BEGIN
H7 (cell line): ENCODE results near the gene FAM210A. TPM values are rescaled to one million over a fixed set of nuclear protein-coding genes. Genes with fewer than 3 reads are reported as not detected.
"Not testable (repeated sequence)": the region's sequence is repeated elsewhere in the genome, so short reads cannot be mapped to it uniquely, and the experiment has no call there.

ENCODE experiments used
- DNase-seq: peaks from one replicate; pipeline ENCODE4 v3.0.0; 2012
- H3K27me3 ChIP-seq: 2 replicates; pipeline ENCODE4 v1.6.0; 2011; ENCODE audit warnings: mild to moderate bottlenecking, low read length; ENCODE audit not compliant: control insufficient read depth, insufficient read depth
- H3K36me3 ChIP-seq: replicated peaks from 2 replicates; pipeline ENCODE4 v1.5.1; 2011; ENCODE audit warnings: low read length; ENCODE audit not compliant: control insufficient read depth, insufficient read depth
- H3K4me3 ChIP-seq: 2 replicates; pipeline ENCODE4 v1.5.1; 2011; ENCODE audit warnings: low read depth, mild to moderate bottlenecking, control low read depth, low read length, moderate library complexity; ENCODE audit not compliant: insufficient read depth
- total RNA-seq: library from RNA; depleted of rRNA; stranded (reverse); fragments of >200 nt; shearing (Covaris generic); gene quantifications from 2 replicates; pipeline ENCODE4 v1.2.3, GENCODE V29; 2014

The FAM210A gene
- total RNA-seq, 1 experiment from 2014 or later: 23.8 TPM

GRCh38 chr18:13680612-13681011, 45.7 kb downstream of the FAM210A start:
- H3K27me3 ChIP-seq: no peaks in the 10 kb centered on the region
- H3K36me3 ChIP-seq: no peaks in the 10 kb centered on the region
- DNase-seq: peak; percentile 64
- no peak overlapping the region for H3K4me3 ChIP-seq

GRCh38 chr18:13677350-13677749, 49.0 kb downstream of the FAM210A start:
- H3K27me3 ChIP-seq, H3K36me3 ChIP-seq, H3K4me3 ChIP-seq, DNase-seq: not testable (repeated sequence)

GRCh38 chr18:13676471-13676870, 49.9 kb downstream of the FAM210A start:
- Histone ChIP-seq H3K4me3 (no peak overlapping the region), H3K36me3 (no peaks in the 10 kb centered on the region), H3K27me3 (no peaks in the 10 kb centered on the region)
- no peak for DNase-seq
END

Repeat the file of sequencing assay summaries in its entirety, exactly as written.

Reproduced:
H7 (cell line): ENCODE results near the gene FAM210A. TPM values are rescaled to one million over a fixed set of nuclear protein-coding genes. Genes with fewer than 3 reads are reported as not detected.
"Not testable (repeated sequence)": the region's sequence is repeated elsewhere in the genome, so short reads cannot be mapped to it uniquely, and the experiment has no call there.

ENCODE experiments used
- DNase-seq: peaks from one replicate; pipeline ENCODE4 v3.0.0; 2012
- H3K27me3 ChIP-seq: 2 replicates; pipeline ENCODE4 v1.6.0; 2011; ENCODE audit warnings: mild to moderate bottlenecking, low read length; ENCODE audit not compliant: control insufficient read depth, insufficient read depth
- H3K36me3 ChIP-seq: replicated peaks from 2 replicates; pipeline ENCODE4 v1.5.1; 2011; ENCODE audit warnings: low read length; ENCODE audit not compliant: control insufficient read depth, insufficient read depth
- H3K4me3 ChIP-seq: 2 replicates; pipeline ENCODE4 v1.5.1; 2011; ENCODE audit warnings: low read depth, mild to moderate bottlenecking, control low read depth, low read length, moderate library complexity; ENCODE audit not compliant: insufficient read depth
- total RNA-seq: library from RNA; depleted of rRNA; stranded (reverse); fragments of >200 nt; shearing (Covaris generic); gene quantifications from 2 replicates; pipeline ENCODE4 v1.2.3, GENCODE V29; 2014

The FAM210A gene
- total RNA-seq, 1 experiment from 2014 or later: 23.8 TPM

GRCh38 chr18:13680612-13681011, 45.7 kb downstream of the FAM210A start:
- H3K27me3 ChIP-seq: no peaks in the 10 kb centered on the region
- H3K36me3 ChIP-seq: no peaks in the 10 kb centered on the region
- DNase-seq: peak; percentile 64
- no peak overlapping the region for H3K4me3 ChIP-seq

GRCh38 chr18:13677350-13677749, 49.0 kb downstream of the FAM210A start:
- H3K27me3 ChIP-seq, H3K36me3 ChIP-seq, H3K4me3 ChIP-seq, DNase-seq: not testable (repeated sequence)

GRCh38 chr18:13676471-13676870, 49.9 kb downstream of the FAM210A start:
- Histone ChIP-seq H3K4me3 (no peak overlapping the region), H3K36me3 (no peaks in the 10 kb centered on the region), H3K27me3 (no peaks in the 10 kb centered on the region)
- no peak for DNase-seq